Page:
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1296}
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1300  pages = {220--229},
1301  booktitle = {conference on fairness, accountability, and transparency},
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1303  title = {Model cards for model reporting},
1304}
1305
1306@article{gebru2021datasheets,
1307  publisher = {ACM New York, NY, USA},
1308  year = {2021},
1309  pages = {86--92},
1310  number = {12},
1311  volume = {64},
1312  journal = {Communications of the ACM},
1313  author = {Gebru, Timnit and Morgenstern, Jamie and Vecchione, Briana and Vaughan, Jennifer Wortman and Wallach, Hanna and Iii, Hal Daum{\'e} and Crawford, Kate},
1314  title = {Datasheets for datasets},
1315}
1316
1317@inproceedings{thomas2019migration,
1318  organization = {IEEE},
1319  year = {2019},
1320  pages = {12--17},
1321  booktitle = {2019 ACM/IEEE 14th International Conference on Global Software Engineering (ICGSE)},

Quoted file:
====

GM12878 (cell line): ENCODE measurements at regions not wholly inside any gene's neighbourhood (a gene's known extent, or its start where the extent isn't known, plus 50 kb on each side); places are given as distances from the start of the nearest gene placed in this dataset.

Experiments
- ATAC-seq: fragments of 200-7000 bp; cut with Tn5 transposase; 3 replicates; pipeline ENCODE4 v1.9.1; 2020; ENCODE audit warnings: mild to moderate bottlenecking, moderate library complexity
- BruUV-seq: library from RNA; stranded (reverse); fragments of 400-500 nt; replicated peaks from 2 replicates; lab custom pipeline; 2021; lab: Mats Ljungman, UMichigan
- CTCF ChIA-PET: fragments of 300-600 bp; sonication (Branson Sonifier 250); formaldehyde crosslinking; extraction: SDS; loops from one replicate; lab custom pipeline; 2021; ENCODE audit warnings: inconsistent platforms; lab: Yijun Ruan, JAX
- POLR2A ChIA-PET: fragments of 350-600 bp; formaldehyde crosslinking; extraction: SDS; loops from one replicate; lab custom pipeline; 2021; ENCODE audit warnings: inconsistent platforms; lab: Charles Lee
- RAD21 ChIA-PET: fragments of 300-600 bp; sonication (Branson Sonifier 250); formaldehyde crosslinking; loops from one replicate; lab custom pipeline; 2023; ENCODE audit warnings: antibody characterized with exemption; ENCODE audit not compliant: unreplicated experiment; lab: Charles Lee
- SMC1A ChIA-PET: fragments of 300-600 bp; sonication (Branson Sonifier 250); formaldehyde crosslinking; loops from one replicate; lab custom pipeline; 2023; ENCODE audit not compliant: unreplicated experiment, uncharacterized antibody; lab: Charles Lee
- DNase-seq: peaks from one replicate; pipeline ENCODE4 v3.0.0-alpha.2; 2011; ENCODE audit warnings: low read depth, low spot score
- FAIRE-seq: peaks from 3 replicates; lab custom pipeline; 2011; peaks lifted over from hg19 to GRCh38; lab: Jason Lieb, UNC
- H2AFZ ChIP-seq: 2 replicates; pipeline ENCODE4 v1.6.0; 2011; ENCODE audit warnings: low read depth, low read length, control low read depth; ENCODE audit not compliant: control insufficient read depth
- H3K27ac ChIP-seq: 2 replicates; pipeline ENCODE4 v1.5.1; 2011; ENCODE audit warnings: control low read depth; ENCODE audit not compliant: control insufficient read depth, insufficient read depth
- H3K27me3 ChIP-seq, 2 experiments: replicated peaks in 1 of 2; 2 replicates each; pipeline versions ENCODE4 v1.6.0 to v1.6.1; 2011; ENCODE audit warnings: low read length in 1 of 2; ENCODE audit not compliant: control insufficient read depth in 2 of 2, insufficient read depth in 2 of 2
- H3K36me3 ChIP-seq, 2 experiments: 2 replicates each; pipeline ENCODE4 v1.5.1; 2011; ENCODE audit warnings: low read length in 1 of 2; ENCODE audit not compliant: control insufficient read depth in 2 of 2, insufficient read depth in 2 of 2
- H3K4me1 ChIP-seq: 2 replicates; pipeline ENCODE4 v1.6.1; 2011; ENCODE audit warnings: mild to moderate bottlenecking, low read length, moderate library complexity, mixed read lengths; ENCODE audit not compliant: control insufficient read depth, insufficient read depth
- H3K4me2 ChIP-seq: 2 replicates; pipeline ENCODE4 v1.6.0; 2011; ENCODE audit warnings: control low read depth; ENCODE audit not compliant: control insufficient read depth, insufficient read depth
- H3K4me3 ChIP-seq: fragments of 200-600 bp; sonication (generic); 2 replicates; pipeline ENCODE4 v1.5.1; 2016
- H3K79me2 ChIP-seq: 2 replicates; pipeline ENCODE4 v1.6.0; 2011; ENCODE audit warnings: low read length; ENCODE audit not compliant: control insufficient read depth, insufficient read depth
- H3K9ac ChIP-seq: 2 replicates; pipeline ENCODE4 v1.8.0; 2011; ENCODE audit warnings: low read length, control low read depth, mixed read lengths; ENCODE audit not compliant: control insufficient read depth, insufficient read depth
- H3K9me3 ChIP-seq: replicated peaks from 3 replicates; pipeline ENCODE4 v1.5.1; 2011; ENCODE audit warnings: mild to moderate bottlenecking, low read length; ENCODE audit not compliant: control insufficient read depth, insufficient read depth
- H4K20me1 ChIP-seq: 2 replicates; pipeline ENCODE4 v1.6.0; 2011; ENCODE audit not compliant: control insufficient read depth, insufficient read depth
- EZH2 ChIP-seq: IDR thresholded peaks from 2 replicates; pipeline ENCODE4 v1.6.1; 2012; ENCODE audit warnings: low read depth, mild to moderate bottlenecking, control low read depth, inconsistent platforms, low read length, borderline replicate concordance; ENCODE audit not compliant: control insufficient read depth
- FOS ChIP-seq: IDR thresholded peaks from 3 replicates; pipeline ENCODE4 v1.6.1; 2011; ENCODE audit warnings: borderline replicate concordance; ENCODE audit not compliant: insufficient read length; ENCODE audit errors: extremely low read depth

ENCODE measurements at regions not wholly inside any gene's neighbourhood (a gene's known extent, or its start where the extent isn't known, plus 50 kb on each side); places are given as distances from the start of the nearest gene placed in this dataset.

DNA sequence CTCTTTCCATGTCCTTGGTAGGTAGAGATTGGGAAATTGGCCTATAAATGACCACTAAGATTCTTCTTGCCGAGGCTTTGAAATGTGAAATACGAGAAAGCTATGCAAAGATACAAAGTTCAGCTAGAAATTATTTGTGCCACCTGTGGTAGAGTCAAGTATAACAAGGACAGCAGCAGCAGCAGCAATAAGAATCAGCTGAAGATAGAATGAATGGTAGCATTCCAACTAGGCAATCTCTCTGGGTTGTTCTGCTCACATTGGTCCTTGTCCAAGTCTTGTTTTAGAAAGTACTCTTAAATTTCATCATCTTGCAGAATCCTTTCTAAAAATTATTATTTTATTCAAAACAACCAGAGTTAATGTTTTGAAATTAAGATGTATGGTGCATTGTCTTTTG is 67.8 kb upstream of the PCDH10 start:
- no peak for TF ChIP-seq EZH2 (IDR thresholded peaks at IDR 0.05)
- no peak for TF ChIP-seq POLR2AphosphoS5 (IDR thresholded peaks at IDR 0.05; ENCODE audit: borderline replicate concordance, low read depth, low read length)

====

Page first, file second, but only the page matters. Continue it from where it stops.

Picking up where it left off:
1322  author = {Thomas, Suzanne L},
1323  title = {Migration versus management: the global distribution of computer vision engineering work},
1324}
1325
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1329  volume = {8},
1330  journal = {International journal of communication},
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1334
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1343
1344@book{davis2020artifacts,
1345  publisher = {MIT Press},
1346  year = {2020},
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1349}
1350
1351@inproceedings{widder2022limits,
1352  year = {2022},
1353  booktitle = {conference on fairness, accountability, and transparency},
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1355  title = {Limits and Possibilities for “Ethical AI” in Open Source: A Study of Deepfakes},
1356}
1357
1358@article{ethicaldebt2020fiesler,
1359  year = {2020},
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1361  author = {Fiesler, Casey and Garrett, Natalie},